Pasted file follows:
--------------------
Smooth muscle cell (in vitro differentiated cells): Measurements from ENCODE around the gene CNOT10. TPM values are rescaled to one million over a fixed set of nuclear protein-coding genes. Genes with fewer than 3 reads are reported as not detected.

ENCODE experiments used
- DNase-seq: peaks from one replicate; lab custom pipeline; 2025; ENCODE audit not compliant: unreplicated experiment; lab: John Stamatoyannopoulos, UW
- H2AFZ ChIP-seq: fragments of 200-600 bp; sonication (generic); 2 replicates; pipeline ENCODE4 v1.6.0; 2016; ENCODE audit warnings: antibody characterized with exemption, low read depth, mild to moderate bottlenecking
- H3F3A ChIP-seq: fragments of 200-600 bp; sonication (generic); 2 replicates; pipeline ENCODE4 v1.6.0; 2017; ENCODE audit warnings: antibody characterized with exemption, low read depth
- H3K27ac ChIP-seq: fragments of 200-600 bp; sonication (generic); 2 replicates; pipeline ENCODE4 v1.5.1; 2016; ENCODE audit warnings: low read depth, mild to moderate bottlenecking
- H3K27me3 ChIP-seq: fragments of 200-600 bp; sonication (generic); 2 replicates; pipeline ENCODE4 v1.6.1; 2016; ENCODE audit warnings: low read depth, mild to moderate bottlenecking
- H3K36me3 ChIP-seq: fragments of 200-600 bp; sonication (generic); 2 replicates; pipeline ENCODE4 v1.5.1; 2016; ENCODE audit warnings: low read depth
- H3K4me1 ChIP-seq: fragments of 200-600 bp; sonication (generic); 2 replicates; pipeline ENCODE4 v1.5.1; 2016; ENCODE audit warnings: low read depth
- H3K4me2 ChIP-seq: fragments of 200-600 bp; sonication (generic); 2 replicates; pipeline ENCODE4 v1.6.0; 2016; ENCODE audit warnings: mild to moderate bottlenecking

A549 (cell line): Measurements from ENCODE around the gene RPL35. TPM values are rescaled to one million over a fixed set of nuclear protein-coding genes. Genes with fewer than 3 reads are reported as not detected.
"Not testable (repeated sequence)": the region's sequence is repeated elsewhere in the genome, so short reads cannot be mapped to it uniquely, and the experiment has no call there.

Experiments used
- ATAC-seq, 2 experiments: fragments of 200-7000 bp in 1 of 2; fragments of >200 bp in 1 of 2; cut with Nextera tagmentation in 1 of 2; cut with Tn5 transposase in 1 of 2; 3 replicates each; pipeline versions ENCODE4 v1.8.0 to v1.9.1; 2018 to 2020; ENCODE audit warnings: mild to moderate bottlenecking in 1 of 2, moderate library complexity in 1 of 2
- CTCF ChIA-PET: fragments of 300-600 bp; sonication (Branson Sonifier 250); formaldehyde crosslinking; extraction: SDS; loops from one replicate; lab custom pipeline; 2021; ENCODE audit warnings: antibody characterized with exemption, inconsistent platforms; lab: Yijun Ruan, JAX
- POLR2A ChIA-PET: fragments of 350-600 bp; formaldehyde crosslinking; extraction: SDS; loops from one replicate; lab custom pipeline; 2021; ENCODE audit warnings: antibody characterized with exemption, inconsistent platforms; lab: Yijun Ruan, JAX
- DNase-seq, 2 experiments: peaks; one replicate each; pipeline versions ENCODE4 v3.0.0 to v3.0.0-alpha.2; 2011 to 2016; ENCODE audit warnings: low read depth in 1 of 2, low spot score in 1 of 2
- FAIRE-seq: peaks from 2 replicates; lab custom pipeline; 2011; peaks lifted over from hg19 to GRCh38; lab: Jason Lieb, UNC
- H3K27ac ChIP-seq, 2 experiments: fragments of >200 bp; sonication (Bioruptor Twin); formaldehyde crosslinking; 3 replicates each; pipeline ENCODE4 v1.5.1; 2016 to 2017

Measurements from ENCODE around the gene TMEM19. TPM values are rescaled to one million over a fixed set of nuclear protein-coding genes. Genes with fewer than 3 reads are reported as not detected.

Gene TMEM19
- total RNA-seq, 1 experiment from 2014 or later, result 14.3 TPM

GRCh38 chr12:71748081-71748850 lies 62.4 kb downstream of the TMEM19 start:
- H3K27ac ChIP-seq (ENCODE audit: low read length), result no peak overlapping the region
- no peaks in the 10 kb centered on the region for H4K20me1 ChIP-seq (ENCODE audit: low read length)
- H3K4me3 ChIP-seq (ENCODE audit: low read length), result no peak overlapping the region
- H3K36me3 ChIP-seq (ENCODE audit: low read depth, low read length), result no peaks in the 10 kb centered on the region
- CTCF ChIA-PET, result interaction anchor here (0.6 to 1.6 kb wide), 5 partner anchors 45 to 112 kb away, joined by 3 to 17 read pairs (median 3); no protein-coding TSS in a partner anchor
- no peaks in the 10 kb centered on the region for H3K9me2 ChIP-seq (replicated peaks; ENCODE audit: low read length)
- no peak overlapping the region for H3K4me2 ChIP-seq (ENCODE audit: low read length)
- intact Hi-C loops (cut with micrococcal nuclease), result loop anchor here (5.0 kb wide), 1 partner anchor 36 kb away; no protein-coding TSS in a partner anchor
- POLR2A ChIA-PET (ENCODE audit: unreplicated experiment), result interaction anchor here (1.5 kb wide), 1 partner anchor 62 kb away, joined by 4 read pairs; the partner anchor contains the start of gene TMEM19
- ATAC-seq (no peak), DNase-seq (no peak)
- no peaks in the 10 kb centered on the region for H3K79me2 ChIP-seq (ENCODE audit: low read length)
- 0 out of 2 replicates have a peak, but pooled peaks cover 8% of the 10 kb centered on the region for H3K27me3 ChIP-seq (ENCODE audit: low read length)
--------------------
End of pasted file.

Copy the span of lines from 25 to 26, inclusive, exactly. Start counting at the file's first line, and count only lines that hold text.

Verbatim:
- no peaks in the 10 kb centered on the region for H4K20me1 ChIP-seq (ENCODE audit: low read length)
- H3K4me3 ChIP-seq (ENCODE audit: low read length), result no peak overlapping the region